Income inequality can increase the probability of being emotionally depressed, particularly among people living in urban areas, according to a new study by the Inter-American Development Bank (IDB).
The probability of being depressed goes up when inequality, as measured by the GINI Index, increases, according to the study, which analyzed data from 93 countries from the 2007 Gallup Public Opinion Poll. People living in urban areas are more likely to be depressed than those living in rural areas, probably because inequality is more visible in urban areas. The study also found that the level of income, as measured by a country’s gross domestic product per capita, does not affect the probability of depression.
The IDB Working Paper “A Cross-Country Analysis of the Risk Factors for Depression at the Micro and Macro Level,” written by Natalia Melgar and Máximo Rossi, economists at Universidad de la República in Uruguay, is the first to offer a broad cross-country analysis of the impact of environmental factors such as economic performance on depression.
The paper is part of the ongoing IDB research project on quality of life in Latin America and the Caribbean. Depression is one of the world’s most widespread mental illnesses. Mental disorders can cost as much as 4 percent of the gross domestic product, according to the World Health Organization. The study of the factors that facilitate depression is important to improve quality of life and happiness, and useful for policymakers as they identify at-risk groups and design public health policies.
The paper measures the likelihood of citizens of a given country to be depressed than people in the United States. The researchers used the United States as a benchmark because of the wide availability of data and research. Citizens in Ethiopia, South Korea and Bolivia have the highest probability of being depressed than people living in the United States while citizens in Mauritania, Albania and Denmark are the least likely. Thirty-two countries showed no significant differences in probability against the United States.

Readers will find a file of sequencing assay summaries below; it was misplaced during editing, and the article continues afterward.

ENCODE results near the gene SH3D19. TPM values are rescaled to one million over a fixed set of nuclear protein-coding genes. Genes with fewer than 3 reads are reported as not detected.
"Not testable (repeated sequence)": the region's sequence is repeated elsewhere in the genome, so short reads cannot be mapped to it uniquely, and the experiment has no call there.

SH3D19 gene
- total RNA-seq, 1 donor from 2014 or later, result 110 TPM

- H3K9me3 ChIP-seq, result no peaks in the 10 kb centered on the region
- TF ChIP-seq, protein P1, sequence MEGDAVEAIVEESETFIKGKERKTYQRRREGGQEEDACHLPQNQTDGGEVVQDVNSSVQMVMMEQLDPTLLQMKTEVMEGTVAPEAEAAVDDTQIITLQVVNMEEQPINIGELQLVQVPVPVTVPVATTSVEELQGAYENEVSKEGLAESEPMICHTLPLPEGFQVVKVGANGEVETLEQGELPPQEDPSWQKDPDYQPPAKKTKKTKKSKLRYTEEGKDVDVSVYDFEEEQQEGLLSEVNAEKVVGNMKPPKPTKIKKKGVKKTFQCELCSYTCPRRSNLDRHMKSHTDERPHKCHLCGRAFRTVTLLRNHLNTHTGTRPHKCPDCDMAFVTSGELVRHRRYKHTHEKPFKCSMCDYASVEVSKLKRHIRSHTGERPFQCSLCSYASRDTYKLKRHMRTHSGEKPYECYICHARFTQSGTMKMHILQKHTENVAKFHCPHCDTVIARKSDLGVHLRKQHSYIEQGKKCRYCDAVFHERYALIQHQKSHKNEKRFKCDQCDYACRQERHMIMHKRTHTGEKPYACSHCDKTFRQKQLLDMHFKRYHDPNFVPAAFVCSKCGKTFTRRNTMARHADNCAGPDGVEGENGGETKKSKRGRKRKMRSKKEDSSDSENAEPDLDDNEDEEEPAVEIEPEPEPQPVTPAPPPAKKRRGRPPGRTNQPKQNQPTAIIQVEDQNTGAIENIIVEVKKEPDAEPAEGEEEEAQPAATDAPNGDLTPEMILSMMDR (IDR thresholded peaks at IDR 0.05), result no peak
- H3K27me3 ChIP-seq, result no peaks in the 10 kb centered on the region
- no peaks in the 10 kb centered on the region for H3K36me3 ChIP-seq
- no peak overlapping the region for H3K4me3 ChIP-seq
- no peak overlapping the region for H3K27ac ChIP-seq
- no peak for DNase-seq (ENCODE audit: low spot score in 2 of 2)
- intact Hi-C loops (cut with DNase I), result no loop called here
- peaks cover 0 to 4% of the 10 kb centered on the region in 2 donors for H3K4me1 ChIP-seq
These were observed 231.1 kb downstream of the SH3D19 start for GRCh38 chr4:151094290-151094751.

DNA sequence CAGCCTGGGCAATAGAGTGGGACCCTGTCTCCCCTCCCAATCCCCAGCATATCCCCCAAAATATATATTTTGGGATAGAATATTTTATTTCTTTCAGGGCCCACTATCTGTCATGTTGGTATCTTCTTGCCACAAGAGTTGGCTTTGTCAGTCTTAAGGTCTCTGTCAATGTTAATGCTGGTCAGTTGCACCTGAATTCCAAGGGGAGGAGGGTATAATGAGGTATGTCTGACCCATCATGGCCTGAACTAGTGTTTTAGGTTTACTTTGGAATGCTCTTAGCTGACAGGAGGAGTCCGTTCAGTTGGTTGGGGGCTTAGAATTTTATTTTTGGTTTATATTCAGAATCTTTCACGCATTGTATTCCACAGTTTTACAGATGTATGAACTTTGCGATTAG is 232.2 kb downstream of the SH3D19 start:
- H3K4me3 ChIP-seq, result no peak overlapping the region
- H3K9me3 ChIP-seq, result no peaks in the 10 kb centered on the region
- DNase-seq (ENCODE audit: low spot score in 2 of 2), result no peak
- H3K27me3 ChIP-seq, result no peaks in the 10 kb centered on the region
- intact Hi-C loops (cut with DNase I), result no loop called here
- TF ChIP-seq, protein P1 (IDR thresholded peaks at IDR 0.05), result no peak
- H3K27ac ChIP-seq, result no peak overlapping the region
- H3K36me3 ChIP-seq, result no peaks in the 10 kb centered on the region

The likelihood of being depressed decreases when the percentage of religious people in the total population is high, according to research. Among the 14 countries with the highest inequality that registered low probabilities, the paper found that at least eight had a high percentage of religious people: Honduras and Panama (high percentage of Catholics); Niger and Senegal (high percentage of Muslims); Jamaica and Uganda (high ratio of Protestants); and Brazil and Mozambique (where the aggregate affiliation with the three religions is very high). This effect may have more than compensated for the income inequality effect, according to the paper.
The paper also says that the likelihood of depression is lower in countries with a higher percentage of people aged 65 and older, while the probability tends to increase in countries with a high number of people aged 15 to 64. Interestingly, on an individual level, being older tends to favor depression.
The cross-country econometric analysis also confirms findings of previous research that looked into individual characteristics and the risk of being depressed. Men tend to be less depressed than women. The probability of being depressed is almost 1.6 percentage points lower if a person is male, according to the research.
Those who are married or living as married tend to be less depressed than single people, while those who have experienced marital break-up or widowhood are more likely to be depressed than single people and/or married people. Furthermore, being divorced (an experience that may imply conflict with another person) registers a higher negative impact than being widowed.
Not surprisingly, negative life experiences such as being unemployed also increase the probability of being depressed. The study shows that the effect is relatively high, increasing the probability of being depressed by approximately 3.7 percentage points.
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